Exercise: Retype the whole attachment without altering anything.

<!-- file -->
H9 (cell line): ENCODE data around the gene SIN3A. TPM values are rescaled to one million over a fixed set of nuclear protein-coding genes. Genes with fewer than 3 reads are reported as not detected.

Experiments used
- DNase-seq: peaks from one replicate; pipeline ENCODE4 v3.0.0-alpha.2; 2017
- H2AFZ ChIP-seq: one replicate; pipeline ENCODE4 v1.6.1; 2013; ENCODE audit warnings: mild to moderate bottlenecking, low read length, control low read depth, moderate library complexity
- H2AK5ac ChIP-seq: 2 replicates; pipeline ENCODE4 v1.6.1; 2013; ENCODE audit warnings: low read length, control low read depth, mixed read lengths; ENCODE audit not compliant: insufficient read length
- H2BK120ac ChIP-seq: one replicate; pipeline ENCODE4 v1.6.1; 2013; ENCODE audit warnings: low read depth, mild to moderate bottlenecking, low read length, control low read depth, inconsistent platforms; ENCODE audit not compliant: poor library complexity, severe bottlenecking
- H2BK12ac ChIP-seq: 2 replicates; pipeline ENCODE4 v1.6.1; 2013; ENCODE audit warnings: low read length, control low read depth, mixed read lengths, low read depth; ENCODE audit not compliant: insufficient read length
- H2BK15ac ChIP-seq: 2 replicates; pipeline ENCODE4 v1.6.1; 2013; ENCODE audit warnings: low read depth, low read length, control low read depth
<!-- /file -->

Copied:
H9 (cell line): ENCODE data around the gene SIN3A. TPM values are rescaled to one million over a fixed set of nuclear protein-coding genes. Genes with fewer than 3 reads are reported as not detected.

Experiments used
- DNase-seq: peaks from one replicate; pipeline ENCODE4 v3.0.0-alpha.2; 2017
- H2AFZ ChIP-seq: one replicate; pipeline ENCODE4 v1.6.1; 2013; ENCODE audit warnings: mild to moderate bottlenecking, low read length, control low read depth, moderate library complexity
- H2AK5ac ChIP-seq: 2 replicates; pipeline ENCODE4 v1.6.1; 2013; ENCODE audit warnings: low read length, control low read depth, mixed read lengths; ENCODE audit not compliant: insufficient read length
- H2BK120ac ChIP-seq: one replicate; pipeline ENCODE4 v1.6.1; 2013; ENCODE audit warnings: low read depth, mild to moderate bottlenecking, low read length, control low read depth, inconsistent platforms; ENCODE audit not compliant: poor library complexity, severe bottlenecking
- H2BK12ac ChIP-seq: 2 replicates; pipeline ENCODE4 v1.6.1; 2013; ENCODE audit warnings: low read length, control low read depth, mixed read lengths, low read depth; ENCODE audit not compliant: insufficient read length
- H2BK15ac ChIP-seq: 2 replicates; pipeline ENCODE4 v1.6.1; 2013; ENCODE audit warnings: low read depth, low read length, control low read depth